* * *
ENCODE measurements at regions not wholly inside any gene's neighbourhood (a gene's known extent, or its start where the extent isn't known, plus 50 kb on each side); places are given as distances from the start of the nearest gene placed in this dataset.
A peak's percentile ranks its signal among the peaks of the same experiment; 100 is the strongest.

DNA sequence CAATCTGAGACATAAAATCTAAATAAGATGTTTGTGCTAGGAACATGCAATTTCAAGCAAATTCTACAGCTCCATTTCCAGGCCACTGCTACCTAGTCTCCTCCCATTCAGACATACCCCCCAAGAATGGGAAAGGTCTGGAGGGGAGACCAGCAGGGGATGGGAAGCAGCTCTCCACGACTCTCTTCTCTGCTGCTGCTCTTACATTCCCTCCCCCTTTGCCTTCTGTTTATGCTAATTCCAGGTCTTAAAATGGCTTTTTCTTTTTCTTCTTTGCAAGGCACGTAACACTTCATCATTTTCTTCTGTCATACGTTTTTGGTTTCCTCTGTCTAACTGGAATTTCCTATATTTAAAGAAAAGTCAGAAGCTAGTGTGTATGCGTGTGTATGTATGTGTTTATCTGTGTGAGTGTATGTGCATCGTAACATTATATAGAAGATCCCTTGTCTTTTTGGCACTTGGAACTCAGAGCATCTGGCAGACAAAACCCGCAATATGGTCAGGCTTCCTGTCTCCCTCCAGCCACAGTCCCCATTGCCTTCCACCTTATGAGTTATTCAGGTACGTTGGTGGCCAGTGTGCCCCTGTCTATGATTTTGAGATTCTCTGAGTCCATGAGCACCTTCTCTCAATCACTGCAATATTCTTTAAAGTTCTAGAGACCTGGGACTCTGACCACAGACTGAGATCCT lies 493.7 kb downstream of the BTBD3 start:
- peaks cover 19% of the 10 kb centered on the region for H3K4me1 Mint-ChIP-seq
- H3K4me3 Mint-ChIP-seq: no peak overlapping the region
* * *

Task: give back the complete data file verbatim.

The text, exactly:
ENCODE measurements at regions not wholly inside any gene's neighbourhood (a gene's known extent, or its start where the extent isn't known, plus 50 kb on each side); places are given as distances from the start of the nearest gene placed in this dataset.
A peak's percentile ranks its signal among the peaks of the same experiment; 100 is the strongest.

DNA sequence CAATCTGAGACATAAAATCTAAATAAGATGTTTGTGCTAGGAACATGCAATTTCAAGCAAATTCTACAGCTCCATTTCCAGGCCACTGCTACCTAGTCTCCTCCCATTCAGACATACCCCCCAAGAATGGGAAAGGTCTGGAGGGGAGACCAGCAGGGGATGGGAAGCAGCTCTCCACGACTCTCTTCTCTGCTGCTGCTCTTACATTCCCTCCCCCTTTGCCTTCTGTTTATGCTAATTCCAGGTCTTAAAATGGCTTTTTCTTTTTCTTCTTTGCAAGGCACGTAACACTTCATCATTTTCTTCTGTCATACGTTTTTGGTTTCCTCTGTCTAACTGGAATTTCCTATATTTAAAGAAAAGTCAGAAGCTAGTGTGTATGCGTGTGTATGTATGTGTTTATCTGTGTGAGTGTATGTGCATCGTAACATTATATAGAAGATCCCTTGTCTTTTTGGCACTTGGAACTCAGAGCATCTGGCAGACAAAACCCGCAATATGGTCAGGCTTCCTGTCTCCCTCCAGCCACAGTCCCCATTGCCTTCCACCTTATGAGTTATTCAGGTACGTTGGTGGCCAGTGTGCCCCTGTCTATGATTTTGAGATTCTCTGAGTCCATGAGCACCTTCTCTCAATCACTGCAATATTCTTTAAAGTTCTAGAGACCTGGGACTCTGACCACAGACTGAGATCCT lies 493.7 kb downstream of the BTBD3 start:
- peaks cover 19% of the 10 kb centered on the region for H3K4me1 Mint-ChIP-seq
- H3K4me3 Mint-ChIP-seq: no peak overlapping the region